[0029] A gas panel 330 is coupled to the chamber lid 318 and is configured to deliver gases to the chamber 319 through a gas inlet 360. The gas supplied from gas panel 330 and delivered through the gas inlet 360 passes through a gas distribution plate 356 coupled to the chamber lid 318 into the interior processing region 31 1 . The gas panel 330 may supply gases which are metered by mass flow controllers 350 (shown as 350a, 350b, 350c and 350d). Exemplary gases that may be delivered to the chamber 319 include hydrogen carbon halogen containing gas, inert gas, such as helium and argon, hydrogen gas, oxygen containing gas, mixtures thereof and any other suitable gases. The gas distribution plate 356 has a plurality of apertures 358 formed therethrough which allow gases to flow into the interior processing region 31 1 . In one embodiment, the apertures 358 may have different sizes, dimensions, and distributions across in the gas distribution plate 356 so as to deliver gases with different flow rate, flow volume, and/or flow distribution in the interior processing region 31 1 .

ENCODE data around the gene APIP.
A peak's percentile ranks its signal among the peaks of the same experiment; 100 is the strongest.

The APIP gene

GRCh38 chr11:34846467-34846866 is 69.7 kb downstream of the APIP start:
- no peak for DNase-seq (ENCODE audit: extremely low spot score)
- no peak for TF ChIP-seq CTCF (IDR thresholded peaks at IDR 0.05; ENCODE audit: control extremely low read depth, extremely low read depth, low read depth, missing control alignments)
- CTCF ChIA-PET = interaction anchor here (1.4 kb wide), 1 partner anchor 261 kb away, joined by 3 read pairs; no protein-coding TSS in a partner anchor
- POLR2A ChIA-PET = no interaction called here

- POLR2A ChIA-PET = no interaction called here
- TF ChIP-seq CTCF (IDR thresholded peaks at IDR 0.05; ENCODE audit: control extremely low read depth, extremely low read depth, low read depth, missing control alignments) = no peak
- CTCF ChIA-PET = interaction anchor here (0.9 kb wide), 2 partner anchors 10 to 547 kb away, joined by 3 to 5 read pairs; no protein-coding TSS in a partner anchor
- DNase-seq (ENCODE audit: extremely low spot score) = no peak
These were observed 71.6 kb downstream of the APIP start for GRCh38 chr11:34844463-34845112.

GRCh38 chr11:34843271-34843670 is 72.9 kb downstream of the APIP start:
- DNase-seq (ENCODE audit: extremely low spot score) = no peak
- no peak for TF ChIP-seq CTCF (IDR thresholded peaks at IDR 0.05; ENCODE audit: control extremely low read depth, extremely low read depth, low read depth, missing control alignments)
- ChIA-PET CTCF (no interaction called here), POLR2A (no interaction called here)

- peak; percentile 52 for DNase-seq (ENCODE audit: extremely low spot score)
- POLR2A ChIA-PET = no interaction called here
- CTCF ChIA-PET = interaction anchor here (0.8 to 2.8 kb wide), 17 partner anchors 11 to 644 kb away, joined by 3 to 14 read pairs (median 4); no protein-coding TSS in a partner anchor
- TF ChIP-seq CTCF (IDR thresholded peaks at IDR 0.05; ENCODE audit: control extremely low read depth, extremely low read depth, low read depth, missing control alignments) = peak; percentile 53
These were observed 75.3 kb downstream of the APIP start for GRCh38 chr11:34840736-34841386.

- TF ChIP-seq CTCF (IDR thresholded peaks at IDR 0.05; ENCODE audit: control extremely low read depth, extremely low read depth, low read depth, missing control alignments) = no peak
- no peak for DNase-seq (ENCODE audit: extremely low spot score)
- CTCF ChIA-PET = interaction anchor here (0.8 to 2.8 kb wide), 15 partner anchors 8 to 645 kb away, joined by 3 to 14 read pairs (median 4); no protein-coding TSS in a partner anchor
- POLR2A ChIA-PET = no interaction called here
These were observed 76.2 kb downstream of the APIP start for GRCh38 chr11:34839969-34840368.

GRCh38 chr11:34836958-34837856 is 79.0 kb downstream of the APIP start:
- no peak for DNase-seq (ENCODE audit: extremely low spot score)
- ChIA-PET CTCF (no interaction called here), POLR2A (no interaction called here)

[0030] A RF power source 354 is coupled to the gas distribution plate 356 to supply a first RF power through a matching network 352 to the gas distribution plate 356 to facilitate generation of a plasma in the interior processing region 31 1 . Alternatively, the RF power sources 354 and matching network 352 may be coupled to an antenna (not shown) disposed exterior to the chamber 319 or other elements disposed in the chamber 319. In one embodiment, the RF source 354 may provide a source RF power between about 10 watts and about 5000 watts at a frequency of about 50 kHz to about 13.6 MHz.